Every year, we export and import some 19 trillion US dollars worth of goods around the world. Whether they arrive or leave by air, land or sea, one thing is common at borders: Customs clearance facilities face a crunch.
The ‘customs crunch’ is when mismatched, missing or incomplete documentation hampers the passage of goods through borders. With complex international trade rules, anyone can make a mistake. Delays and confusion mean costs and inefficiency, but AI might be about to change everything.
The ins and outs of the customs crunch
Parties sending and receiving international cargo must share information about themselves, like addresses and phone numbers, and their shipment, at many points in the international supply chain.
Although the customs process is intricate, most transporters and facilities rely on email to share documents — documents that come in multiple formats and layouts. It’s confusing, time-consuming and vulnerable to human error.
A common digital platform for sharing import and export documentation could mean significant efficiencies. Now, there are finally minds working on the hard problem of documentation sharing to get goods across international borders with speed and ease.
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Sam Tyagi, Founder, CEO and Chairman of customs clearance platform KlearNow, gives an example of how Brexit, the UK’s exit from the European Union (EU,) has exacerbated problems. “Post-Brexit, the UK and its EU trading partners need multiple documents in place to trade. Many UK exporters can manage the export declaration process for goods leaving the UK. Still, when goods reach the destination country’s border, the importer may not be prepared for the import declaration on the other side, thanks to extra documents needed since Brexit.” The extra documentation can include things like phytosanitary certificates and testing and analysis reports.
Haider Abdo, founder and CEO of retail returns specialists Returnado recounts an EU-based fashion firm “had around 1.4 million US dollars worth of customer returns stuck in their UK proxy warehouse. Getting all their suppliers to prepare paperwork and procedures to get the goods through UK ports, back to the EU, was new.”
He also saw the COVID-19 pandemic add to the problem. “During lockdowns, retailers offered many discounts and customers who would normally buy in-store bought online. We heard about record growth in e-commerce, but little on the corresponding increase in returns.”
Tyagi outlines how beneficial arrangements like trade agreements can also mean more documentation. “Aside from the EU, there’s the North American Free Trade Agreement (NAFTA,) Progressive Agreement for Trans-Pacific Partnership (CPTPP) and more,” he explains. “These agreements also brought new technical requirements and sanitary measures, meaning more customs clearance processes and documentation.”
AI’s role in solving the customs crunch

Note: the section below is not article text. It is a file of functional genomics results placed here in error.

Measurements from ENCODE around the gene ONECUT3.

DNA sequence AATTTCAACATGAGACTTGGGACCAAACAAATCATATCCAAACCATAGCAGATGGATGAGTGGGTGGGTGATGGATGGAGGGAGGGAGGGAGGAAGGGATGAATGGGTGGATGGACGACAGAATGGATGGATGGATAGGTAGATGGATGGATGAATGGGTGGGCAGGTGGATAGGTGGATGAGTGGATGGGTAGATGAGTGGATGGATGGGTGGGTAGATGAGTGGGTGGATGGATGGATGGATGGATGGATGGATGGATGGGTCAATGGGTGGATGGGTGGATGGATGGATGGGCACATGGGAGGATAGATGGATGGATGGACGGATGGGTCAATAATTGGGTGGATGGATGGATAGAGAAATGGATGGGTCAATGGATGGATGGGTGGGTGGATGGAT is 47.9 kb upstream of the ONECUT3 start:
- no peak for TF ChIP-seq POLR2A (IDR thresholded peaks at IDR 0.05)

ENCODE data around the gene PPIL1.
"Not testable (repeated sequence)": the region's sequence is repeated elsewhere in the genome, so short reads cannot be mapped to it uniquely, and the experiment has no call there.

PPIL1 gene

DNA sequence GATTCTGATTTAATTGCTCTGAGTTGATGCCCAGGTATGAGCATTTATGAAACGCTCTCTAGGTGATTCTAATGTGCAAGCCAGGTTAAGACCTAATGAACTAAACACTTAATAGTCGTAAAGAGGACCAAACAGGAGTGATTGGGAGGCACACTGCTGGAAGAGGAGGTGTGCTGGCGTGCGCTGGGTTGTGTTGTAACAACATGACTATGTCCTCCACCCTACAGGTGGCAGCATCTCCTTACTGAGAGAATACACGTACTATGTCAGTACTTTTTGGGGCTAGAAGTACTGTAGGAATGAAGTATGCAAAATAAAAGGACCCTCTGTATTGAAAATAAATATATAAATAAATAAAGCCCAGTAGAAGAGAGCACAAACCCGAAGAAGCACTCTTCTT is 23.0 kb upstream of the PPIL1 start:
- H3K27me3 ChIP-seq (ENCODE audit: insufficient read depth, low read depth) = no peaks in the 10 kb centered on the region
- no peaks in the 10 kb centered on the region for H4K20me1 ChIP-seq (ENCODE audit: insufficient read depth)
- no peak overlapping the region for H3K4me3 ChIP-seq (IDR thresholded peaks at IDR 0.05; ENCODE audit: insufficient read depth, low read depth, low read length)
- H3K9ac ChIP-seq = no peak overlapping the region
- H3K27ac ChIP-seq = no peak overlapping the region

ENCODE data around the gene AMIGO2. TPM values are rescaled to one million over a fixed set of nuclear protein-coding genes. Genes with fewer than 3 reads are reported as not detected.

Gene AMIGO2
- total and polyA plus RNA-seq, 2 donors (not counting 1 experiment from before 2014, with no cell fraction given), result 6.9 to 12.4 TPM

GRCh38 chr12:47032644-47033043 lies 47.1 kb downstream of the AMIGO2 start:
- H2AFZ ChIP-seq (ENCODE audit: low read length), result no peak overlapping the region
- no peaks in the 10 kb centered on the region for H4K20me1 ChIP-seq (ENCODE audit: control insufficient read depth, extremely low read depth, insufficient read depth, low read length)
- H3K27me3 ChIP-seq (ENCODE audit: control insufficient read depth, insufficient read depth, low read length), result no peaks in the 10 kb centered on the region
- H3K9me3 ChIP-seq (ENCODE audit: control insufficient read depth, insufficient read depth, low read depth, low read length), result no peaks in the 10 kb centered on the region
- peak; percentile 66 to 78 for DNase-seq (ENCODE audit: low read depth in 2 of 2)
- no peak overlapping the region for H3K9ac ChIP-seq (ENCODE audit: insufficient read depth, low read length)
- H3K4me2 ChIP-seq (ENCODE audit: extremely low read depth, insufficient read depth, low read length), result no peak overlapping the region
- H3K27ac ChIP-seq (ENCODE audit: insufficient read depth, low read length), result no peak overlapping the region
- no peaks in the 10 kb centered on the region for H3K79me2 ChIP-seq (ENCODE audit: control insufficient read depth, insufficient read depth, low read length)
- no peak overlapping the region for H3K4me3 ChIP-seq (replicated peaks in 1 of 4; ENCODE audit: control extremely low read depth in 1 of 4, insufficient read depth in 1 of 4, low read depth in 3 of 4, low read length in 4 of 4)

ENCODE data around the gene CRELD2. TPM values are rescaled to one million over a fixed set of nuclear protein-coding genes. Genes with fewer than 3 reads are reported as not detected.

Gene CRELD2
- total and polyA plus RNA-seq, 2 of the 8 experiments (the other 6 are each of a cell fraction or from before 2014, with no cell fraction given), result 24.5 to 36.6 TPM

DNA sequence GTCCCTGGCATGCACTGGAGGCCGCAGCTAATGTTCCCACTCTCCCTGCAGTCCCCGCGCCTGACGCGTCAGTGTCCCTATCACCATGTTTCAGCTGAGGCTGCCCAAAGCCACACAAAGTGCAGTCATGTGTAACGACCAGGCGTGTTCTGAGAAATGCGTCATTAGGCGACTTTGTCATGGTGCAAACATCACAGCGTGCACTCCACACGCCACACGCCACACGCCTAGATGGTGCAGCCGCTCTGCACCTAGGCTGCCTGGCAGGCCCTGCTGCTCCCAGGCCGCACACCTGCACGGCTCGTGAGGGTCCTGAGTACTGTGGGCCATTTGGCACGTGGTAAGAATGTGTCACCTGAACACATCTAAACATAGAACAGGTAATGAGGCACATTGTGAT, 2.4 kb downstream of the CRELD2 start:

KlearNow has spearheaded the first all-computerized AI-based online software platform for exporters, merchants and specialists to share information and conduct customs business in real-time with local customs authorities.
Tyagi explains how it works. “Partners add KlearNow to their communication streams. The platform then digitizes documents and correspondence so they can be centrally accessed and used throughout the process, including meeting customs recordkeeping requirements.”
The platform uses artificial intelligence (AI) to process high-volume shipment documents with multiple line items.
“It eliminates manual data entry, archiving and printing, meaning faster export and import filings,” says Tyagi.
He believes his company’s clients didn’t see the same disruption from the coronavirus pandemic as many businesses in the same industry. Working from home presented little barrier because users can log in from anywhere with an internet connection and remotely manage their whole customs process.
The platform gained popularity in the US and Canada in the two years since its launch, entering the UK market in 2021. “We plan to keep expanding into 20 more countries, including the Netherlands, Australia and Japan, for example, over the next 3 to 5 years,” says Tyagi. “Because the problem is everywhere, we feel we can make a real difference.”
KlearNow isn’t alone in noticing the customs crunch and logistical documentation problem. There are now specialist products for ocean container tracking, track and trace and managing inventory, among other areas.
Alternatives to exporting and importing
Another solution to the customs crunch is avoiding customs altogether. Gelato is a print-on-demand company with a difference – instead of printing things for your business that get sent to your customer, Gelato connects businesses with participating printers who can print the goods where they’re needed.
Gelato’s CEO Henrik Müller-Hansen explains its value: “Without owning assets, we can empower 92 percent of the world’s population with local production and distribution through partnerships with production hubs. It fuels local economies and entrepreneurs, and reduces delivery times, carbon emissions and shipping costs.”
While Gelato’s model should give us pause to consider assumptions about how we do business, print is one industry where its nature means manufacture at destination is often viable. But it seems unlikely we’ll see this model reduce volumes of goods traveling across borders soon.
A common platform for sharing import and export documentation may seem like a niche digital transformation, but most, if not all, economies rely on international trade. Navigating documents and processes, especially with new and changing requirements, is time-consuming and error-prone. Exporters, importers and clearance facilities the world around will give clever solutions that smooth the customs crunch a warm welcome.